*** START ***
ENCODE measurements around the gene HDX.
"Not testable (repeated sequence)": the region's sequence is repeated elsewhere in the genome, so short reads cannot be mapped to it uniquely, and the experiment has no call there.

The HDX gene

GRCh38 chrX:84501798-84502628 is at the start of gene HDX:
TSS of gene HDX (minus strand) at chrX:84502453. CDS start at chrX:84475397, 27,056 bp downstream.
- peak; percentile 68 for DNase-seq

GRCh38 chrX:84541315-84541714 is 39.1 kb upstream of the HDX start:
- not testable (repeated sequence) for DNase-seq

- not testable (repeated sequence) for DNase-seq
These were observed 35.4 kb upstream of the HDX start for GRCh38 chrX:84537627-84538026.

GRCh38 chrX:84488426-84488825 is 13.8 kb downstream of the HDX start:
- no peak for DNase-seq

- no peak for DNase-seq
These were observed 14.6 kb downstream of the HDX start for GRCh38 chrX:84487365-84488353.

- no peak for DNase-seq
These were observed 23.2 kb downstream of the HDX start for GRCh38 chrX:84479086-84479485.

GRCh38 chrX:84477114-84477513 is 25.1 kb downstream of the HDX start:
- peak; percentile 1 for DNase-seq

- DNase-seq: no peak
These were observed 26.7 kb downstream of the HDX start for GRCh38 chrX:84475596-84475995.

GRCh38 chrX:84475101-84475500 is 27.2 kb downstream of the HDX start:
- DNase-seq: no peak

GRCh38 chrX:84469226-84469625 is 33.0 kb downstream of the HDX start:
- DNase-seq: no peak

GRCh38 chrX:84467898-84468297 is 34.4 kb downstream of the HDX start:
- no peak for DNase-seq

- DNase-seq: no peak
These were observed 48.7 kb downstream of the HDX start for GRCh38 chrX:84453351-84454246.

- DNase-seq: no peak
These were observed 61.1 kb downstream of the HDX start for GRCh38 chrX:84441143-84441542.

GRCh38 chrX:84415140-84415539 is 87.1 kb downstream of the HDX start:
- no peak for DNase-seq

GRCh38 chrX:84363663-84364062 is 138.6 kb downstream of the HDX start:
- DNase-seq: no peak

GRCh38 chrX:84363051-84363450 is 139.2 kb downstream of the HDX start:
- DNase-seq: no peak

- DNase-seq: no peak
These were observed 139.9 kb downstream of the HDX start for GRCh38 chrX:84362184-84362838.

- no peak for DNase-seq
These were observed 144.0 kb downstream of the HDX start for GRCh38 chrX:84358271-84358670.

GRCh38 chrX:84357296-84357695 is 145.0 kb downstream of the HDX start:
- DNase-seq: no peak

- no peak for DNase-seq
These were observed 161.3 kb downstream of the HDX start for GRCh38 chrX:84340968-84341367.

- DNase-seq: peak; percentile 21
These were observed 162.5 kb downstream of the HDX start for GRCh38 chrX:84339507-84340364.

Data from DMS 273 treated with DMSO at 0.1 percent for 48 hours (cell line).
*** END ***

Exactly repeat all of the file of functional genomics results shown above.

ENCODE measurements around the gene HDX.
"Not testable (repeated sequence)": the region's sequence is repeated elsewhere in the genome, so short reads cannot be mapped to it uniquely, and the experiment has no call there.

The HDX gene

GRCh38 chrX:84501798-84502628 is at the start of gene HDX:
TSS of gene HDX (minus strand) at chrX:84502453. CDS start at chrX:84475397, 27,056 bp downstream.
- peak; percentile 68 for DNase-seq

GRCh38 chrX:84541315-84541714 is 39.1 kb upstream of the HDX start:
- not testable (repeated sequence) for DNase-seq

- not testable (repeated sequence) for DNase-seq
These were observed 35.4 kb upstream of the HDX start for GRCh38 chrX:84537627-84538026.

GRCh38 chrX:84488426-84488825 is 13.8 kb downstream of the HDX start:
- no peak for DNase-seq

- no peak for DNase-seq
These were observed 14.6 kb downstream of the HDX start for GRCh38 chrX:84487365-84488353.

- no peak for DNase-seq
These were observed 23.2 kb downstream of the HDX start for GRCh38 chrX:84479086-84479485.

GRCh38 chrX:84477114-84477513 is 25.1 kb downstream of the HDX start:
- peak; percentile 1 for DNase-seq

- DNase-seq: no peak
These were observed 26.7 kb downstream of the HDX start for GRCh38 chrX:84475596-84475995.

GRCh38 chrX:84475101-84475500 is 27.2 kb downstream of the HDX start:
- DNase-seq: no peak

GRCh38 chrX:84469226-84469625 is 33.0 kb downstream of the HDX start:
- DNase-seq: no peak

GRCh38 chrX:84467898-84468297 is 34.4 kb downstream of the HDX start:
- no peak for DNase-seq

- DNase-seq: no peak
These were observed 48.7 kb downstream of the HDX start for GRCh38 chrX:84453351-84454246.

- DNase-seq: no peak
These were observed 61.1 kb downstream of the HDX start for GRCh38 chrX:84441143-84441542.

GRCh38 chrX:84415140-84415539 is 87.1 kb downstream of the HDX start:
- no peak for DNase-seq

GRCh38 chrX:84363663-84364062 is 138.6 kb downstream of the HDX start:
- DNase-seq: no peak

GRCh38 chrX:84363051-84363450 is 139.2 kb downstream of the HDX start:
- DNase-seq: no peak

- DNase-seq: no peak
These were observed 139.9 kb downstream of the HDX start for GRCh38 chrX:84362184-84362838.

- no peak for DNase-seq
These were observed 144.0 kb downstream of the HDX start for GRCh38 chrX:84358271-84358670.

GRCh38 chrX:84357296-84357695 is 145.0 kb downstream of the HDX start:
- DNase-seq: no peak

- no peak for DNase-seq
These were observed 161.3 kb downstream of the HDX start for GRCh38 chrX:84340968-84341367.

- DNase-seq: peak; percentile 21
These were observed 162.5 kb downstream of the HDX start for GRCh38 chrX:84339507-84340364.

Data from DMS 273 treated with DMSO at 0.1 percent for 48 hours (cell line).